What To Do If Your Child Is Sleep Walking
Sleepwalking can occur up to 12 times per year in around five percent of children between the ages of six to 16 years old. An additional five to 10% of children may sleep walk one to two times per year. It has been suggested that there is genetic factor also, and boys are more likely to experience this sleep concern.
Typically, sleep walking, a partial arousal parasomnia disorder, will occur within the first one to three hours of going to sleep when the brain is entering a slow wave type sleep. Despite the fact that your child appears to be awake, this is often not the case. According to mum of four Lucy Wolfe, a paediatric sleep consultant; "Each episode may last for up to 20 minutes and mostly parents will be ineffective here until the situation has passed. It is unlikely that your child will remember the next day."
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A large concern with a sleep walker is safety, so it is a good idea to be prepared if your child has demonstrated a vulnerability to this disorder. Although your first instinct might be to wake your child up, you should not disturb them, Lucy explains. "Parents should be encouraged not to intervene, as waking your child may potentially upset your child unnecessarily. Gently guide your child back to bed and remain with them until they have settled back to sleep."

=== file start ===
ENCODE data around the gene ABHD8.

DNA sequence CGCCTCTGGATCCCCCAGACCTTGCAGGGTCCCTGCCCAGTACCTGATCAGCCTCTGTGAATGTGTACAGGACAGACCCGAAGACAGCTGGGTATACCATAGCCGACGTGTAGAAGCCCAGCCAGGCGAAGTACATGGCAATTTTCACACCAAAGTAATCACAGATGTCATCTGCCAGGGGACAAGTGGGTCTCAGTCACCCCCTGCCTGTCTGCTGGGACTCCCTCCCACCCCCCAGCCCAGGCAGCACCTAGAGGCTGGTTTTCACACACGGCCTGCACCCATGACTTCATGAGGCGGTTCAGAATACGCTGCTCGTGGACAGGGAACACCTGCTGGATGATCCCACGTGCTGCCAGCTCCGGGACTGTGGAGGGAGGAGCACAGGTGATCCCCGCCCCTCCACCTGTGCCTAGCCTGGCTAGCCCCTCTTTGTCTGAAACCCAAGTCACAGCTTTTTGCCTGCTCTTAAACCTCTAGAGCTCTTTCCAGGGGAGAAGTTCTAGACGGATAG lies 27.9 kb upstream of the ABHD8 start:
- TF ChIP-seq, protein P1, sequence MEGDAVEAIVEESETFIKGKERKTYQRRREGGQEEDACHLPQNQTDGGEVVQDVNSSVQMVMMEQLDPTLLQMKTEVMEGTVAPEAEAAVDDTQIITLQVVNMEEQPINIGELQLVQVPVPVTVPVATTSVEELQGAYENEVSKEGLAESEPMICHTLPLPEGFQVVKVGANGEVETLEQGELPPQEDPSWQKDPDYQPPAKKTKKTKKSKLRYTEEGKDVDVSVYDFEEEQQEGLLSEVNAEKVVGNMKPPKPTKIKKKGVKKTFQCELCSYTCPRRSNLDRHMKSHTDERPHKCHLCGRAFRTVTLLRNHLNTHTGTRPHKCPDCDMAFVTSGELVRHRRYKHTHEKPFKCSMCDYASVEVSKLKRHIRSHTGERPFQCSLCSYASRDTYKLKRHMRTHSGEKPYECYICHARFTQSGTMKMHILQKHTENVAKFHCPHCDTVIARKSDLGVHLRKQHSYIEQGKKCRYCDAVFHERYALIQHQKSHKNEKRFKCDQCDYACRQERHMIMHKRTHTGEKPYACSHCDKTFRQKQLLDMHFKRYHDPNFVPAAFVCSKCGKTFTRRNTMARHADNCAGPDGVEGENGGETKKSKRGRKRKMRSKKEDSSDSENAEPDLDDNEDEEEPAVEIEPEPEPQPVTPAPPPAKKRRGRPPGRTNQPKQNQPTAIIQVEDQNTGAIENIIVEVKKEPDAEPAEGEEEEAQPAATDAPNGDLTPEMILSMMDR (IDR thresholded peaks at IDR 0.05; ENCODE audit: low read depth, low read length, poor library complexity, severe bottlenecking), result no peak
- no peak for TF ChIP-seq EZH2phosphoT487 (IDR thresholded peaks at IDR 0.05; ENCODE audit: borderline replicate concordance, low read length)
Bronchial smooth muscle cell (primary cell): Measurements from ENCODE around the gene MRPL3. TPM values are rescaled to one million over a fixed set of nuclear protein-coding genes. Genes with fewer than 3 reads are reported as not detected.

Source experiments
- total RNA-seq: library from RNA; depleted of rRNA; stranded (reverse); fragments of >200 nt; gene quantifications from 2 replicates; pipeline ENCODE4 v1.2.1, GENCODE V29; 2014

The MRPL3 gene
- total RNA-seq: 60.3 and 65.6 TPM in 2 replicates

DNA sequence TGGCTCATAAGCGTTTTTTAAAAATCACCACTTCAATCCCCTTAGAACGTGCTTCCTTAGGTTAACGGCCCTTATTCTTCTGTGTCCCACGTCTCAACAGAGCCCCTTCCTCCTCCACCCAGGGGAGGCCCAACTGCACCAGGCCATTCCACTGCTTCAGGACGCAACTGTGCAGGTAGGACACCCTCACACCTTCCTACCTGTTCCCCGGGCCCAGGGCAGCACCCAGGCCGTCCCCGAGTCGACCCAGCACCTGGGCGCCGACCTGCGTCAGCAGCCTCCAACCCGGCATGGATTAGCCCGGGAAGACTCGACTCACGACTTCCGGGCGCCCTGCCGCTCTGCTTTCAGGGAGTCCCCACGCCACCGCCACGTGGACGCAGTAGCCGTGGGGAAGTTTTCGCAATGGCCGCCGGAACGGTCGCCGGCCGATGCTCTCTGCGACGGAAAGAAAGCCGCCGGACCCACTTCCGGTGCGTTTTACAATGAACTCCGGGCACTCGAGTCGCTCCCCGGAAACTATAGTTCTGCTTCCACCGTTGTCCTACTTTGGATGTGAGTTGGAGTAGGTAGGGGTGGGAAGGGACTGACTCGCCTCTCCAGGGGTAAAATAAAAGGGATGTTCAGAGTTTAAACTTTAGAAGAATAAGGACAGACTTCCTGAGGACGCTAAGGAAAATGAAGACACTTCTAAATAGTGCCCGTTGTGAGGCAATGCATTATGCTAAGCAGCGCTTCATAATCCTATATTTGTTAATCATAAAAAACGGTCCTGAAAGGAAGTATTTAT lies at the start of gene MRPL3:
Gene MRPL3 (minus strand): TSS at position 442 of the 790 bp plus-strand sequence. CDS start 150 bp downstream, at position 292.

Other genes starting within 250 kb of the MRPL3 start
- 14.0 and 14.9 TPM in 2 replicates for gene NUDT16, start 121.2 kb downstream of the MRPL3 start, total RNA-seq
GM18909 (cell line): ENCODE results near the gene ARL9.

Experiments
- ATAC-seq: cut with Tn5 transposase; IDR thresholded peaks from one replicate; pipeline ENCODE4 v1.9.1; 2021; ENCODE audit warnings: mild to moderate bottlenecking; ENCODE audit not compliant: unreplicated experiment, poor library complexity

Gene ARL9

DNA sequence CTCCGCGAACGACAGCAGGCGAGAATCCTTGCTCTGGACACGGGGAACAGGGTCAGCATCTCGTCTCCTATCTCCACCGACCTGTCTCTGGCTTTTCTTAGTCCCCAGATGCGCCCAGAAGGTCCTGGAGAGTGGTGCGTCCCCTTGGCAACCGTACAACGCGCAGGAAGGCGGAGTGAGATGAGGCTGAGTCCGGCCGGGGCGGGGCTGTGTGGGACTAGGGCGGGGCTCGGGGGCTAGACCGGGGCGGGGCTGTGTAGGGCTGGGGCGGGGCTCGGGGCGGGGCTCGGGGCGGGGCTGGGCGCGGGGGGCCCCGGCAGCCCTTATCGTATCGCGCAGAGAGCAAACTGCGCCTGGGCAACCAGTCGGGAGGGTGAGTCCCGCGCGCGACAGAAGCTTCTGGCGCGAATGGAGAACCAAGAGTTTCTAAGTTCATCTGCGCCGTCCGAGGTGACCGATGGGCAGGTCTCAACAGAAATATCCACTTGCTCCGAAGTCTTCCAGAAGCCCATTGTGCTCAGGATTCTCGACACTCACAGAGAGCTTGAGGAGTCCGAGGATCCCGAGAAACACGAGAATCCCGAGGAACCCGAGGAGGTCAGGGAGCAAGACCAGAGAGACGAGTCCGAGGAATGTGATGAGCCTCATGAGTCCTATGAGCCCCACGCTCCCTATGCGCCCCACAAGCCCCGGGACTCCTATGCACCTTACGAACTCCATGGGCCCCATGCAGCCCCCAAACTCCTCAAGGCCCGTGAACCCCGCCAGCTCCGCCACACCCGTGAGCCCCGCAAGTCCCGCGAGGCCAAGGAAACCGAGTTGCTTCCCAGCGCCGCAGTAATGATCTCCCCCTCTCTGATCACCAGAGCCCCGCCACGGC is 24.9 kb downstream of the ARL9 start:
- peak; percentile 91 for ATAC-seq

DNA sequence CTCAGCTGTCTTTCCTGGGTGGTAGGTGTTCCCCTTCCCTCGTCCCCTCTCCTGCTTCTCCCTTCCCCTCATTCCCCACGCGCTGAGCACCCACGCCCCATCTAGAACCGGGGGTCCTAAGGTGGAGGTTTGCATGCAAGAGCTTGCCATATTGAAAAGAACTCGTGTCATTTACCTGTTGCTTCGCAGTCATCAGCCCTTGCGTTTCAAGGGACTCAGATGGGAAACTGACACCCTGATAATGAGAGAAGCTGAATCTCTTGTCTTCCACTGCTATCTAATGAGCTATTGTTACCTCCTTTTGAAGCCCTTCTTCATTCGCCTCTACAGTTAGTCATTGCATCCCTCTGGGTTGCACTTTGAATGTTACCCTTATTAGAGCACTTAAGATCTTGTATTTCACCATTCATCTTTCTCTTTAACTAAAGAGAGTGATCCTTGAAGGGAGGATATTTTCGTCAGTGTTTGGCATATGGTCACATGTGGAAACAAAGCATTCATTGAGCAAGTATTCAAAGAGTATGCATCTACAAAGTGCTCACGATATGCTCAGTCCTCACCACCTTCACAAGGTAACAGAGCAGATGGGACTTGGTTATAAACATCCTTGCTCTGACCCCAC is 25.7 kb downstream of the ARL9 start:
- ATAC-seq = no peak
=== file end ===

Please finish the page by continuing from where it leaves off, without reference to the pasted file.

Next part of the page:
Mom tip: "When I spoke to my son the following day about sleeping walking the previous night he didn't remember it. He appeared very embarrassed about it." Mary, from Cork.
A less worrying, yet a very common sleep disturbance, is sleep talking which is just as common in adults as it is in children. Where children are concerned, they more likely to talk in their sleep because the linguistic centres of the brain are highly stimulated, particularly in the preschool years.
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"From three to ten years old almost 50 per cent of children will chat in their sleep at least once a year," says Lucy. "Once again, boys may be more inclined to experience this sleep disturbance. It is not unusual for children to shout out simple phrases such as 'I don’t want to', or 'go away'. There is no need to worry, it is a normal presentation."
Lucy’s top 5 tips for what to do if your child is sleepwalking:
1. Keep the floor clear of toys or large furniture that your child could stumble over.
2. Ensure that windows and doors are locked and secure.
3. Use a stair gate at the top of the landing.
4. Don’t allow your child to sleep in the top bunk.
5. Use an alert system like a bell hanging over their door to signal to you that your child is on the move.
Does your child sleep walk? What have you found are the best ways to manage it? We'd love to hear.
About Lucy: Lucy Wolfe, CGSC, MAPSC, is a paediatric sleep consultant and mum of four young children. She runs a private sleep consulting practice where she provides knowledge, expertise and valuable support to families across the country. Visit: www.sleepmatters.ie